Tag Archives: politics

Betting big on sovereignty

In ordering French troops to quit Malian soil “without delay,” Mali’s transitional authorities are making a high-stakes wager. Their bet seems to be that whatever price the evacuation of Operation Barkhane imposes on Malians in the short term, it will … Continue reading

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Making Mali great again?

Or, The Mali that can say “No” A dramatic shift has been taking shape in Mali, and two recent events suggest that it is now irreversible. One: the massive rallies in Bamako and dozens of other cities and towns throughout … Continue reading

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Cherchez la France: Mali’s complex postcolonial identity

There’s an old French expression cherchez la femme–literally, “look for the woman.” In the 1850s, novelist Alexandre Dumas used this phrase to convey his sense that whatever tensions or conflicts arose between people, somewhere at the root of them would … Continue reading

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Bamako’s mood: good for Goïta, bad for France…

Pollster Sidiki Guindo has just unveiled results from a phone survey of 1144 Bamako residents conducted between September 30 and October 3 (see full results here). The results will surely warm the heart of Mali’s president, Colonel Assimi Goïta, because … Continue reading

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A message to my people: Can we halt America’s tribalization?

I wrote this opinion piece for US newspapers but couldn’t find an editor willing to run it. The intended subtitle was “When African civil wars foreshadow our present heart of darkness.” While US politics isn’t a subject I would normally … Continue reading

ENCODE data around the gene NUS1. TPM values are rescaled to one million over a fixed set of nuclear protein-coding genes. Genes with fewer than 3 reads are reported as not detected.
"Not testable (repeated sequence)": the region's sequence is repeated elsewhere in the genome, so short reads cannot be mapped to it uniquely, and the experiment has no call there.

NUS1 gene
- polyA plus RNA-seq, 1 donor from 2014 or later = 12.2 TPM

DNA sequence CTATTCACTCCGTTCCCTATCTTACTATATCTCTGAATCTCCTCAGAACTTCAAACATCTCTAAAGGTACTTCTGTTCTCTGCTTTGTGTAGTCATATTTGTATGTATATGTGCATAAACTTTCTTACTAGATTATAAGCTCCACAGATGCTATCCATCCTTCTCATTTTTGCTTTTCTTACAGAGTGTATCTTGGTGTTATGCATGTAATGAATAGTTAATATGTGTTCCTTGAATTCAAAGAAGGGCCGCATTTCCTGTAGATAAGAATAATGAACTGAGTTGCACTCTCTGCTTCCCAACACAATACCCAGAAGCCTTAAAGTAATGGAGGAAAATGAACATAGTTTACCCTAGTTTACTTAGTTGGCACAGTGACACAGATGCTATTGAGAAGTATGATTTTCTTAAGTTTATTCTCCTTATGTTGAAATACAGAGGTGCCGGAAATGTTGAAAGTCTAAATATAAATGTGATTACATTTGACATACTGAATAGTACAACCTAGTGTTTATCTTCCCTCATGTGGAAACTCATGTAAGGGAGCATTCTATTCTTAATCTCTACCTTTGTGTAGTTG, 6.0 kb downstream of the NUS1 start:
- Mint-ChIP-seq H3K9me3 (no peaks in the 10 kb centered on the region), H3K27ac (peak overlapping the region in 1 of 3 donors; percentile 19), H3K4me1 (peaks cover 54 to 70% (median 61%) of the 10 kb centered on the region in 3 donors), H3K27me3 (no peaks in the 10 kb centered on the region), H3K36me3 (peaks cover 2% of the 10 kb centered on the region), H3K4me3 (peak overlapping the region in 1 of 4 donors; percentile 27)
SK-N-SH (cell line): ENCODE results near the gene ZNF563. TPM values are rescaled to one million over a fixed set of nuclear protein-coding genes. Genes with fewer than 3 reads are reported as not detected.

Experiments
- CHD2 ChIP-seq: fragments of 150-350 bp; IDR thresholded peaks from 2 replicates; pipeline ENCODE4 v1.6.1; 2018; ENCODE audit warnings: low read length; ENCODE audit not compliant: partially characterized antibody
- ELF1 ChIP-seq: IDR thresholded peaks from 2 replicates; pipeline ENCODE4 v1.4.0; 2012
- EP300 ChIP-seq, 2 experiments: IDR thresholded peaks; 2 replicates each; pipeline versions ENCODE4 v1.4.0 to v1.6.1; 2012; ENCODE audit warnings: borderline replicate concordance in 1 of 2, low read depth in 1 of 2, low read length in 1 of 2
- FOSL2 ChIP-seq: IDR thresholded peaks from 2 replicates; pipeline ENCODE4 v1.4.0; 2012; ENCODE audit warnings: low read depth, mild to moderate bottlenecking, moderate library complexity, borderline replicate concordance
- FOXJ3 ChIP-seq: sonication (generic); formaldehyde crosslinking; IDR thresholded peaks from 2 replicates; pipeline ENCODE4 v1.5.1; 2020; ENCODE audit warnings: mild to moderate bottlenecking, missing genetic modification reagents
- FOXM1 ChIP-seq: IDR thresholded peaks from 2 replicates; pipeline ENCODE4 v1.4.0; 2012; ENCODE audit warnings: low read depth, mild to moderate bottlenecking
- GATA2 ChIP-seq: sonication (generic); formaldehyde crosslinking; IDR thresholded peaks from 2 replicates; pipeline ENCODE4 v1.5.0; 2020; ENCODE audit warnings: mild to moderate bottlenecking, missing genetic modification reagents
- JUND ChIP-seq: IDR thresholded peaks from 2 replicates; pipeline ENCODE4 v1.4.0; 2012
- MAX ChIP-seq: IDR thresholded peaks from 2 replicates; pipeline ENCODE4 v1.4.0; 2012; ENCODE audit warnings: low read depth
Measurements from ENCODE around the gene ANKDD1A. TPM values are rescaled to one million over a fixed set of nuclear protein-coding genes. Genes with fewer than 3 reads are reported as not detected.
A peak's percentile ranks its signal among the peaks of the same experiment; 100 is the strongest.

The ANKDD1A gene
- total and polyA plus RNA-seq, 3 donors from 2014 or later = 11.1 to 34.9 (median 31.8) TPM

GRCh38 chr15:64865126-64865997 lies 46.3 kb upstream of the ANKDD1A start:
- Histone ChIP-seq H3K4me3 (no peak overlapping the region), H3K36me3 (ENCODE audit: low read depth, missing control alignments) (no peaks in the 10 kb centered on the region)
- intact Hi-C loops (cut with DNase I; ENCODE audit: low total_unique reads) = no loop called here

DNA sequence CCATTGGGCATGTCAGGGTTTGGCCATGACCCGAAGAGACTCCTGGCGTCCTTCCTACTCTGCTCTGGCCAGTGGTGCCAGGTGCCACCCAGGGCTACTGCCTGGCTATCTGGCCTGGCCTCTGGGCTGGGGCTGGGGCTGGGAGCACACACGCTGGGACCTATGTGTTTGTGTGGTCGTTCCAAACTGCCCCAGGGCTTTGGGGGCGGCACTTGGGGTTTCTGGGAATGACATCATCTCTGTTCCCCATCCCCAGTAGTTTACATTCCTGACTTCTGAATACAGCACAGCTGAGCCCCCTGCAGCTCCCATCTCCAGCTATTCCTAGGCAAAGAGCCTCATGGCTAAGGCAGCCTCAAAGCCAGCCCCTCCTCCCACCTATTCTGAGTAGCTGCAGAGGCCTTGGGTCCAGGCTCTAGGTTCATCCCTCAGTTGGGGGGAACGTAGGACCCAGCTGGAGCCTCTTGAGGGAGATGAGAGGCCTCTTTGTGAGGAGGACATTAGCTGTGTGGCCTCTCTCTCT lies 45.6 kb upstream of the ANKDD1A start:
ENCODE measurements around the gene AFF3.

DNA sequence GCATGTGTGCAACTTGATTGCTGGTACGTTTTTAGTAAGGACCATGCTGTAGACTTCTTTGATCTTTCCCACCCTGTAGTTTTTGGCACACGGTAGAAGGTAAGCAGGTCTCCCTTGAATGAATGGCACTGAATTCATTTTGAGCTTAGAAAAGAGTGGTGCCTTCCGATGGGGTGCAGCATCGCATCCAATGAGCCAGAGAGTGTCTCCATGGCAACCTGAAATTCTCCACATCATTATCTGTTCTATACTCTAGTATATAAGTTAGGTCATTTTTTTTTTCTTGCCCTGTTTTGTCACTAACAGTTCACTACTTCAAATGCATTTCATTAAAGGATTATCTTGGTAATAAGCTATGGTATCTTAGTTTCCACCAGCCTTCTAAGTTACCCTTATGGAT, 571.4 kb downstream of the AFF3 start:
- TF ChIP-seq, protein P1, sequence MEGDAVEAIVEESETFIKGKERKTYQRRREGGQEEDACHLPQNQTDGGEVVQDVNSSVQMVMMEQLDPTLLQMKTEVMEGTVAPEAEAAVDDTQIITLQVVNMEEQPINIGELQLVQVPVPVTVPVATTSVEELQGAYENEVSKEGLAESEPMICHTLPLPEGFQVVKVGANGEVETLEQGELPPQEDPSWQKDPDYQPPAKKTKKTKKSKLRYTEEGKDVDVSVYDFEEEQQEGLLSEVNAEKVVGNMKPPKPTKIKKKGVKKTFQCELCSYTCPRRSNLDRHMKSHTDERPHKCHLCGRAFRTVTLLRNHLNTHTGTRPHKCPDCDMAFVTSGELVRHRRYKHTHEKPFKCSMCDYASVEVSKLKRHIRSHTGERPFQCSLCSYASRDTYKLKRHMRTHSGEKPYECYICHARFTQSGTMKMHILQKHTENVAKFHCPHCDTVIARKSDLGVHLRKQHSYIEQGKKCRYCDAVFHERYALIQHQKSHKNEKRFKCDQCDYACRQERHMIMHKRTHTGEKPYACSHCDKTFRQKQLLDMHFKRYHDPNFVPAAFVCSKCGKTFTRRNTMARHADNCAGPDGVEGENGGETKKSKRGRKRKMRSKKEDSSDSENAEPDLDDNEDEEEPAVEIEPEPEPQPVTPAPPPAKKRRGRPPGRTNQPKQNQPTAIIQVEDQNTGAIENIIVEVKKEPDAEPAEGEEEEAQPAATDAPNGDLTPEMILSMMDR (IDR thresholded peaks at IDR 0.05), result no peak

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In search of Mali’s Russia connection

If you follow press coverage of public events in Mali, particularly street demonstrations, you may have noticed a pattern over the last few years: alongside expressions of anti-French sentiment, which I’ve written about extensively on this blog, are frequently expressions … Continue reading

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“Hands off my junta!”

Or, Why the international community should show post-IBK Mali some love The parallels between this week’s events in Bamako and those of March 2012 keep coming. On top of the fact that both began as mutinies at the Soundiata Keita … Continue reading

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Taking it to the streets

Yes, Mali’s 2020 coup looked a lot like the previous one eight years ago. Frustration had been mounting, both among the general public and among the military. The army had been taking too many casualties up north. Troops in the … Continue reading

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Tuesdays with Mahmoud

During a recent press conference (below), Mahmoud Dicko–former head of Mali’s Haut Conseil Islamique and de facto leader of its political opposition–said that big events in Mali often happen on Tuesdays. The 19 November 1968 coup that overthrew President Modibo … Continue reading

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Sounding the alarm

I received a 15-minute audio clip from a friend via WhatsApp in which an unnamed man, apparently a Malian, discusses Mali’s political situation in a tone of utter desperation and indignation at the fact that seven years of foreign intervention … Continue reading

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